Our Covenant Heritage: The Covenanters struggle for unity

Moore, Edwin Nisbet.  Mentor Publishing. 2000.

Nisbet Moore sets the stage with a brief of review of the First and Second Reformations in Scotland. Moore flies through the events of the English Civil War and the accession of the pervert Charles II. Soon the stage is set for the Ejection of 1662 and the coming bloodbath by the Prelates upon the Presbyterians.

This is how Moore segues into the story of his ancestors, John and James Nisbet, and how they didn’t submit to tyrannical government. And while that narrative is quite moving, this means Moore downplays, perhaps unintenionally, heroes like Richard Cameron. While the narrative is scanty in parts, he does outline the events quite well and the reader has a handy reference for battles like Pentland, Drumclog, and Bothwell Bridge.

The next part introduces the Rise of the Society People.  Here the reader is advised to see what happens to the best of people without a stable church government.  Of course, the Presbyterians were being butchered and so they had little choice.  We will see Alexander Shields’ solving of the puzzle below. This also functions as Moore’s annotations upon the memoir of James Nisbet.

The Covenant: What is it?

Moore argues that a Covenanter isn’t immediately someone who holds to the Solemn League or the disowning of the debauchee Charles II.  Rather, a Covenanter is first of all one whose life is anchored in the Covenant of Redemption and its manifestation in the covenant of grace.  Moore relies on the sermons of John Nevay.

His treatment on the Covenant of Works and Covenant of Grace is fairly standard (Moore 195ff). He notes that the parties in the Covenant of Redemption–Father and Son–are different from those in the Covenant of Grace (200). John Nevay writes, “Christ is a testator in the coveanant, [therefore] there must be a party in the covenant, to which the legacy which he does bequeath them by his death is left” (quoted in Moore 201).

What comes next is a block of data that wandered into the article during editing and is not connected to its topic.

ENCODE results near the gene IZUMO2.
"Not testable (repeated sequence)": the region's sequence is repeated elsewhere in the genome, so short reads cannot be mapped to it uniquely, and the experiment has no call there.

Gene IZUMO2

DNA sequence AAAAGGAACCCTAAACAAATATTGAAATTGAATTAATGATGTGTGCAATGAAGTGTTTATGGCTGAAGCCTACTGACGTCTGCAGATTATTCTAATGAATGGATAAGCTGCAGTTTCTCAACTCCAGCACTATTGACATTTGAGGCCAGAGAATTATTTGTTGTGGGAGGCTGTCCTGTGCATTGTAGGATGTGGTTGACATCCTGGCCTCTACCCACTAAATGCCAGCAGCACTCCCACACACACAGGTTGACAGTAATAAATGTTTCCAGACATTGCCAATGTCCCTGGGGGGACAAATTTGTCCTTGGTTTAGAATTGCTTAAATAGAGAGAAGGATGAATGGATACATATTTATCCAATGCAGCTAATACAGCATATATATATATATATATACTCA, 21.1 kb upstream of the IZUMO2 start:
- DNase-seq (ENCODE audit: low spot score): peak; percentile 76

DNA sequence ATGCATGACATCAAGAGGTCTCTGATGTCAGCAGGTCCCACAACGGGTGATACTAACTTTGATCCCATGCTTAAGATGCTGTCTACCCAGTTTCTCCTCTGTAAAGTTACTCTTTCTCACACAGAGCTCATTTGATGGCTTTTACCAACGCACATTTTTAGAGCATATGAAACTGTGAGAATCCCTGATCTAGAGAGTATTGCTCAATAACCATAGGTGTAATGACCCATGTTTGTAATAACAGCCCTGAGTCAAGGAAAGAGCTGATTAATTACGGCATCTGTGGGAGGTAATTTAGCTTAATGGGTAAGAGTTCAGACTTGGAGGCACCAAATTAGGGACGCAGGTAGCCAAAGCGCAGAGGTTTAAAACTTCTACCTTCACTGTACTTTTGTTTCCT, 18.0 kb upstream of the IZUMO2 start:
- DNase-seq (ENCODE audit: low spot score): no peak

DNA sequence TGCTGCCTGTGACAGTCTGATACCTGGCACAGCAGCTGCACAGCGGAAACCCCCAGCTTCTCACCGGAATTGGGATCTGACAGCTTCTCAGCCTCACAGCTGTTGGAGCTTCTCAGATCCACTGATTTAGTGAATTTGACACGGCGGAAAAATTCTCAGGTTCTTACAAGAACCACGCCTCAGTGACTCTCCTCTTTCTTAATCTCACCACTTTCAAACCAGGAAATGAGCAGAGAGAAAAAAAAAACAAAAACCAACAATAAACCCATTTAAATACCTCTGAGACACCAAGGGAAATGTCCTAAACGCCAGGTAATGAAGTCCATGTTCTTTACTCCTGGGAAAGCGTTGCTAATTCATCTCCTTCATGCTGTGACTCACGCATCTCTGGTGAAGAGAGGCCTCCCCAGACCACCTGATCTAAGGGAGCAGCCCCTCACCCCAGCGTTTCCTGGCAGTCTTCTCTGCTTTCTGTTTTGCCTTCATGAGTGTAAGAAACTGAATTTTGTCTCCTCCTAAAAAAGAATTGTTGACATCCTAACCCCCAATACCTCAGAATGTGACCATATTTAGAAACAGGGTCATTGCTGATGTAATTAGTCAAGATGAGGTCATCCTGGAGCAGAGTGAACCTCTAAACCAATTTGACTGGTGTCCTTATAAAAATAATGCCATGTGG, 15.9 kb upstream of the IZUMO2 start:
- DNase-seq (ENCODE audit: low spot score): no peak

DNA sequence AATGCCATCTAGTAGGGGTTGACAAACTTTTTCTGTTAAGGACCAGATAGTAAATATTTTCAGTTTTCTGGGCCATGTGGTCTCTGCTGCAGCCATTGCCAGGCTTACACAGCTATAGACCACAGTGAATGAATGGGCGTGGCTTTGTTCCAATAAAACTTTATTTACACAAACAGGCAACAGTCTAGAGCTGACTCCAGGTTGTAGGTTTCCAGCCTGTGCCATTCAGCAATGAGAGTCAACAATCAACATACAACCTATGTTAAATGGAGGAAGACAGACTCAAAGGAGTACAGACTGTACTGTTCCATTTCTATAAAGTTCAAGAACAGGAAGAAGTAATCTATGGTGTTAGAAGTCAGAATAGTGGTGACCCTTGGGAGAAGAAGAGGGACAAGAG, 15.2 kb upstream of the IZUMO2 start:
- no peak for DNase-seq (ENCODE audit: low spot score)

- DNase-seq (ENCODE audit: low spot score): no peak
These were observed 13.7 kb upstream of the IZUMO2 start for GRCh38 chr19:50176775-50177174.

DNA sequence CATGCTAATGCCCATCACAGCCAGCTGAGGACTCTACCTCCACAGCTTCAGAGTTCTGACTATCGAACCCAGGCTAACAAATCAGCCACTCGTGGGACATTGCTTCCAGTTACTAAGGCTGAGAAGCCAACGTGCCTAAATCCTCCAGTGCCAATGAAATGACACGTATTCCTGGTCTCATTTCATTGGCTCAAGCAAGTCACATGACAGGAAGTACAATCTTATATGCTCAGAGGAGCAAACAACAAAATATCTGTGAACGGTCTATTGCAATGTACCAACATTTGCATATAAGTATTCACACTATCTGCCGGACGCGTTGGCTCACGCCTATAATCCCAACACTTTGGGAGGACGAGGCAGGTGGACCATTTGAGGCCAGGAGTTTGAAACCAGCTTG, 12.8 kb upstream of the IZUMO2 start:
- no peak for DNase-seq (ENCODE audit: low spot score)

The Covenanters also pointed to the conditions in the Covenant of Grace, albeit that condition is faith (205).  Nevay offers six proofs for conditionality on p. 206.  Although this faith-as-instrument is not a meritorious work, the benefits of the covenant are suspended until faith is performed (209).

Lessons for Today

The Revolution Settlement of 1690, while stopping the bloodshed and driving the papists out, brought new problems:  should the Society People join the Scottish Church or continue in (self-imposed) exile?  Alexander Shields, anticipating and rebutting proto-Steelite arguments, asserts joining quite forcefully (269-282):

(1) We should seek union unless fundamentals are at stake.  We withdraw, for example, from the Indulged Ministers, when the nature of the church is a “broken state.”  That no longer applies in the Settlement.

(2) Differences in judgment and practice are not grounds for separation, even if they guilty do not admit error.  Hannah continued to worship despite the error of Eli’s sons.

(3) Confession of Sin is essential to communion with God, but not to fellowship with believers (273).

(4) While we should withdraw from false doctrine–prelacy, popery, Arminianism, tyranny–the Settlement ministers, no matter how compromised they had been, were also against these errors (if only in principle).

Moore’s book ends with an application of modern Covenanting principles (magistrate’s upholding both tables, etc).  Moore writes warm stories of the Covenanters’ martyrdoms, and the passages by James Nisbet are especially moving.  While Moore skillfully handles issues of the covenant, he noted that he would address the Bostonian rejection of the Covenant of Redemption.  He never did.  Aside from that, a fantastic read.


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